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Race, the War on Drugs and Mass Incarceration

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posted on Aug, 15 2014 @ 07:47 AM
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Well I'd say that there are a lot of factors involved and race is one of them. Are we somehow denying that race is a factor here? It's not like I am saying its the only factor.




posted on Aug, 15 2014 @ 07:57 AM
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originally posted by: Krazysh0t
Well I'd say that there are a lot of factors involved and race is one of them. Are we somehow denying that race is a factor here? It's not like I am saying its the only factor.


I would agree that there are a lot of factors that go into crime--poverty (although rich people commit crime too), single mother homes with no father figures, a culture of crime that is glorified by music and media, drugs, etc.

However, I disagree that racism has the impact that many claim it does and this is just an excuse. Nobody wants to hold up a mirror and see the truth of what is wrong with their society or their ethnic group or their culture and they need to push the blame elsewhere and crying "racism" is a convenient way to blame someone else for your own failings.

Regardless of the situation, when a young man picks up a weapon to do a violent act, the fault for that act is his and his alone, ultimately.



posted on Aug, 15 2014 @ 08:06 AM
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originally posted by: JimTSpock
Private corporations making billion dollar profits from taxpayer funded government contracts which have powerful lobby groups and probably payments and benefits for politicians. The US government is becoming a profit generating part of corporate America, they are becoming indistinguishable from one another. ?? Left or right is probably irrelevant at this level of corruption.


Can you show one instance where government would do a better job? How is government's track record compared to private corporations? Do you think the post office would be better if it were run by government or corporations? Maybe you think the VA is a shining example, how about social security been to one of their offices lately? Oh and lets not forget the great and wonderful IRS, how that working for us? Sure it easy to blame corporations, but please provide an example not some pie in the sky that would be better, because it sure wouldn't be government.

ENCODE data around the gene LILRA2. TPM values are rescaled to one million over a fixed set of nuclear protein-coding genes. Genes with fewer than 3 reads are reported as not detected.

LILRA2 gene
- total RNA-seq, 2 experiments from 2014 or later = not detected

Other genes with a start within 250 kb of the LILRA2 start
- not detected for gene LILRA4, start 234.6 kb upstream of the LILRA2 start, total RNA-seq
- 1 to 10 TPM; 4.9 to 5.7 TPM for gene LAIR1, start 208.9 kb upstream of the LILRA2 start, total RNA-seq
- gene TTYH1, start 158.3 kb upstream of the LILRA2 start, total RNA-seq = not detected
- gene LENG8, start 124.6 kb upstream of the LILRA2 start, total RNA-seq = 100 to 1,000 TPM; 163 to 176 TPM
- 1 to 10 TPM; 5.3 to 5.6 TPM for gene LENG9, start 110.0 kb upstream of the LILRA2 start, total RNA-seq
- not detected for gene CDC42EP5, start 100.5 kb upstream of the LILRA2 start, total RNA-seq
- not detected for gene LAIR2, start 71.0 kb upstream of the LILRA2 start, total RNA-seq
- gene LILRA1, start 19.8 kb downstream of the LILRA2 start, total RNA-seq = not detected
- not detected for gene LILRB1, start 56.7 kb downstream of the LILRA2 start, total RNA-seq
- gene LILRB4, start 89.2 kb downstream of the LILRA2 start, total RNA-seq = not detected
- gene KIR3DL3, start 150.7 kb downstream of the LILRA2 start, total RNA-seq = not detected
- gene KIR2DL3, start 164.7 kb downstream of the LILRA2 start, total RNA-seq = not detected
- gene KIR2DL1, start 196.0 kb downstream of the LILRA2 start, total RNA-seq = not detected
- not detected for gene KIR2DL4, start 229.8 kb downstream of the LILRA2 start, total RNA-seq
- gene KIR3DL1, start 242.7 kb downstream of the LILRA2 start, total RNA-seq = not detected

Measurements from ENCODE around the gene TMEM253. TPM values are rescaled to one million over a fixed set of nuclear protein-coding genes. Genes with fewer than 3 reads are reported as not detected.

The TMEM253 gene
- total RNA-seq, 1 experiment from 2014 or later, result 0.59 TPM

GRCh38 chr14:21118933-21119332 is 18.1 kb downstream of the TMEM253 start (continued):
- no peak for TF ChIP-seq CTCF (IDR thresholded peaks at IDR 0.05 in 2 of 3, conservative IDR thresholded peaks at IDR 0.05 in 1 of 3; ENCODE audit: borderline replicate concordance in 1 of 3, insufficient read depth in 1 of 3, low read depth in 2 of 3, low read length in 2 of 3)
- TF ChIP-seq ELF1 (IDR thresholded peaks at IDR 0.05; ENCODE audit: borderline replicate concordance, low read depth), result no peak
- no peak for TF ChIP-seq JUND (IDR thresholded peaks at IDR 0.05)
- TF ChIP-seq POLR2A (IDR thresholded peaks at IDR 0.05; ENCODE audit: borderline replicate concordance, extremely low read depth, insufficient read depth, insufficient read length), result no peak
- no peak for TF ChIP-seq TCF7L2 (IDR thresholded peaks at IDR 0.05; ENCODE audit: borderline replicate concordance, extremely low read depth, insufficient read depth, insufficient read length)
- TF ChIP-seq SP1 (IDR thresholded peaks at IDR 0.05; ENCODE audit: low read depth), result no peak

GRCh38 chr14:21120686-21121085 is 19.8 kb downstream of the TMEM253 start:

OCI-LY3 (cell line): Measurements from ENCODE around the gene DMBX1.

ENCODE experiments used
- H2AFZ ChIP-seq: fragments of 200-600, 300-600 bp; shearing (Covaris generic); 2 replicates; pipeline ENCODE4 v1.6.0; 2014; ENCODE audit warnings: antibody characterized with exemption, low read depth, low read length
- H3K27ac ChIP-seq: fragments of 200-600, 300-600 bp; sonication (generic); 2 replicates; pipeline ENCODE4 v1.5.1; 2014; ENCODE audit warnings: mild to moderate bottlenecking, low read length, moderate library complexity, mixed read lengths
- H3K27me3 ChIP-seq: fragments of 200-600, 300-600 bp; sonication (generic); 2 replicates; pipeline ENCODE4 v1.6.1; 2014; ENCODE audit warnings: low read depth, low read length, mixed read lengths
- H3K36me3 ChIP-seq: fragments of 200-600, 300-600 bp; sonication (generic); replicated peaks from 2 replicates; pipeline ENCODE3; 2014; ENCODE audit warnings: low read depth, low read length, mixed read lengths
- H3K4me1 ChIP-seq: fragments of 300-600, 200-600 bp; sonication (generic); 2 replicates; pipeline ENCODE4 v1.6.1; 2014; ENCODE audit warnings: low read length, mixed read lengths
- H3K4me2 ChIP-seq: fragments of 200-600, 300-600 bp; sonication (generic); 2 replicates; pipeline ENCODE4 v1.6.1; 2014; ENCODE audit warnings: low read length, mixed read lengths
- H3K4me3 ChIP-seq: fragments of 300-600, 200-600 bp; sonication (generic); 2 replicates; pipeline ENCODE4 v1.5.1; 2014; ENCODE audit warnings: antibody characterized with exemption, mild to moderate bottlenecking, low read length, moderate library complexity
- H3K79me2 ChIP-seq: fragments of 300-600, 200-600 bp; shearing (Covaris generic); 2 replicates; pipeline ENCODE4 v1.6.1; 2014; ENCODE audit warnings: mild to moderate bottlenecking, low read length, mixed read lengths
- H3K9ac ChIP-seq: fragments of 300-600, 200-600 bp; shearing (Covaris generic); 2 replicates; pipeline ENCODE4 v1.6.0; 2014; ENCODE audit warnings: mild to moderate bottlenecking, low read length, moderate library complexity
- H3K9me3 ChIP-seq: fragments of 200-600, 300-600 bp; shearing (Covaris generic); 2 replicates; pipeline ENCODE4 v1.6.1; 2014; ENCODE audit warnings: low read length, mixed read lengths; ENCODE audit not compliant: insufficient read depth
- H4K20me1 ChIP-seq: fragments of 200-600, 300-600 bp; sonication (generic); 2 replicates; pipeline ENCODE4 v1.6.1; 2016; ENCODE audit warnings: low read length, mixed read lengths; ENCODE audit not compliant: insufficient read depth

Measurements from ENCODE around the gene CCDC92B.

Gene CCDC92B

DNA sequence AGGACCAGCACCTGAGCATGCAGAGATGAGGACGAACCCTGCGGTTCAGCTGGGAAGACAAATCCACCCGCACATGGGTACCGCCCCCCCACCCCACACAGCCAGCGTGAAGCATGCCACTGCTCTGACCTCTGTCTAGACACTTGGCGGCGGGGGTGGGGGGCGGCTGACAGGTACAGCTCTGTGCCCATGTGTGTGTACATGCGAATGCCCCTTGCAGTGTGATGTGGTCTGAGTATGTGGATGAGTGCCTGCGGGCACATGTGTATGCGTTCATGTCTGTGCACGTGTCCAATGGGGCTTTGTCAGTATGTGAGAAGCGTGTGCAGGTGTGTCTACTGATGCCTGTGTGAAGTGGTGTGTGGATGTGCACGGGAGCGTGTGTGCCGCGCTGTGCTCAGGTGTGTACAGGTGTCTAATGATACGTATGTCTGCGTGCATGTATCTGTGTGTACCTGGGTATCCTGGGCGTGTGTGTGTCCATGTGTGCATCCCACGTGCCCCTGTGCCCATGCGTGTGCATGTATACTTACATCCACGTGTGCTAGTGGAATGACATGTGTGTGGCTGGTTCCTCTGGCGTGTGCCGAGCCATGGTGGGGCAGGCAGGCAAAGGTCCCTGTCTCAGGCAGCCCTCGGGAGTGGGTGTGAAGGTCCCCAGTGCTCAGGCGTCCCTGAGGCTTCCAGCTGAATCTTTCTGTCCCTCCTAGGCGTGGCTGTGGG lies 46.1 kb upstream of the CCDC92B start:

posted on Aug, 15 2014 @ 08:32 AM
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a reply to: NavyDoc

I agree with you that too much effort is wasted placing blame when it would be better served thinking up and implementing solutions, but that doesn't mean you shouldn't do it. Racism is clearly a factor in the high rates of black incarceration. If it were solely poverty then there would be more white people incarcerated than black people since there are more white poor people than black poor people.



posted on Aug, 15 2014 @ 08:59 AM
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originally posted by: Krazysh0t
a reply to: NavyDoc

I agree with you that too much effort is wasted placing blame when it would be better served thinking up and implementing solutions, but that doesn't mean you shouldn't do it. Racism is clearly a factor in the high rates of black incarceration. If it were solely poverty then there would be more white people incarcerated than black people since there are more white poor people than black poor people.


BUt who, per capita, commits the most crimes?



posted on Aug, 15 2014 @ 09:04 AM
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a reply to: NavyDoc

Well going by official statistics the answer is black people, but the official statistics are based off of charged crimes. If white people are committing crimes and not being charged for them, then they go unreported and the stats get skewed. Part of the racist element of the justice system is that black people are charged with worse offenses while white people are barely charged if they are charged at all.



posted on Aug, 15 2014 @ 09:05 AM
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originally posted by: Krazysh0t
a reply to: NavyDoc